Volpers reveals small details about the watch

The new Ingenieur Automatic 40 comes in three steel models, each sporting a different colour on its dial, as well as a titanium model. There was a keen focus to enhance ergonomics. The original H-link bracelet with narrow, nose-shaped horns was swapped with new middle-link attachments that provide a better fit on the wrist. Closed links on the upper parts of the bracelet accentuate its outstanding craftsmanship. And a slight curve in the case ring further improves ergonomics.

One of the most striking changes to the new model is the introduction of polygonal screws on its bezel, which secure it to the case. “It is good to see that they’re functional. It makes the case more complicated to produce so that’s why it is more elaborate, with more process steps and everything,” says Walter Volpers, IWC associate director of product management technics. The dial features a distinctive grid motif with small lines that offset perpendicular to each other.

“The complexity of the dial is an amazing thing. It’s printed, so you stamp it and you get the colour, but it’s also elaborated in the sense that you have the indices filled with Super-LumiNova.”

The dials are galvanised with black, silver and aqua for the steel and cool grey for the titanium reference. The titanium was a unanimous favourite, though the aqua, which inched closer to green, came a close second.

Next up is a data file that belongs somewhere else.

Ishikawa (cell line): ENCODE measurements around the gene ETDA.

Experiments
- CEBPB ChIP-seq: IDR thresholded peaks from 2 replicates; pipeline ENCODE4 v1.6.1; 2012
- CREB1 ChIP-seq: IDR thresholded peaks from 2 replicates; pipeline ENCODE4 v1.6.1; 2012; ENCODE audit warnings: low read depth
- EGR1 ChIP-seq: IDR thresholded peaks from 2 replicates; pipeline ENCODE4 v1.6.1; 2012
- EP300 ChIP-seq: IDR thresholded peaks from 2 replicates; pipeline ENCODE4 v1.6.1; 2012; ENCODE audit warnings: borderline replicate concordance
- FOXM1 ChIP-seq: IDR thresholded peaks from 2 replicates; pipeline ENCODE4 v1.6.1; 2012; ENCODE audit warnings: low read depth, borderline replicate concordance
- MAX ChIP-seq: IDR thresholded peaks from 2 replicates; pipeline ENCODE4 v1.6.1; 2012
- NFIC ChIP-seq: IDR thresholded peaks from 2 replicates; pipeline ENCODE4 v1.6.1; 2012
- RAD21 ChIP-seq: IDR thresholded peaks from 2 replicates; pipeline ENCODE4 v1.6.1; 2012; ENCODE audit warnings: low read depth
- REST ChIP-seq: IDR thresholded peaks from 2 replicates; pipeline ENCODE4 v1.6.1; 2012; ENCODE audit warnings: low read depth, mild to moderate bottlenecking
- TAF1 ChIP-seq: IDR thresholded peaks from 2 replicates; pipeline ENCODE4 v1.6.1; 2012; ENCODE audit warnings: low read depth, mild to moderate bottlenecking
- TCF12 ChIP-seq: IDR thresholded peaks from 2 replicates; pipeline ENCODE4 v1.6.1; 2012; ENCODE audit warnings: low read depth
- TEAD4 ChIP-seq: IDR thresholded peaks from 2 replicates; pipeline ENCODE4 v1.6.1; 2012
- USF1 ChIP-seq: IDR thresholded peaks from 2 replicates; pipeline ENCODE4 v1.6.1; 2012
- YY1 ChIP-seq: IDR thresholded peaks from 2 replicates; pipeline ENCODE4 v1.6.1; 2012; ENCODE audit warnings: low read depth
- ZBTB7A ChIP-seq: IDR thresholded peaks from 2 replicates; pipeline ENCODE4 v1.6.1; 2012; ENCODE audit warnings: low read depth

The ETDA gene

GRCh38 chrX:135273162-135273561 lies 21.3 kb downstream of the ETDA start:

Two of the three steel models

Volpers reveals another small detail that even eagled-eye connoisseurs might have missed. “There’s a small window around the date that is very cool. And what’s special about it is that on the first day of the month, it’s indicated as ‘01’. On all the other watches we have, it’s just ‘1’. ”

However, you do not have to look closely to realise the Ingenieur Automatic 40’s impeccable finishing. The case, bezel and bracelet are elaborately done using a combination of polished and satin-finished surfaces.

In terms of performance, the sports watch is powered by the in-house manufactured calibre 32111 with an automatic pawl winding system and a power reserve of 72 hours. In keeping with the tradition of the Ingenieur, the movement is still protected from the effects of magnetic fields, thanks to the soft-iron inner case. It is also water-resistant to 100m.

“One thing that might surprise you is our butterfly buckle, because it positions the watch right in the middle [of the wrist],” says Volpers. “I was most impressed by how [the watch] feels on the wrist. Once you wear it and the steel adjusts to the temperature of the body, you don’t feel it. That is what I wanted also … this comfort where you have something very valuable but you don’t feel it. It transports you to a different state of mind, I would say.”

With the reintroduction of the Ingenieur, IWC has been given new cards to play. Looking at a timepiece that successfully straddles the past and present, we are curious to see how the collection will develop in the future.


This article first appeared on June 12, 2023 in The Edge Malaysia.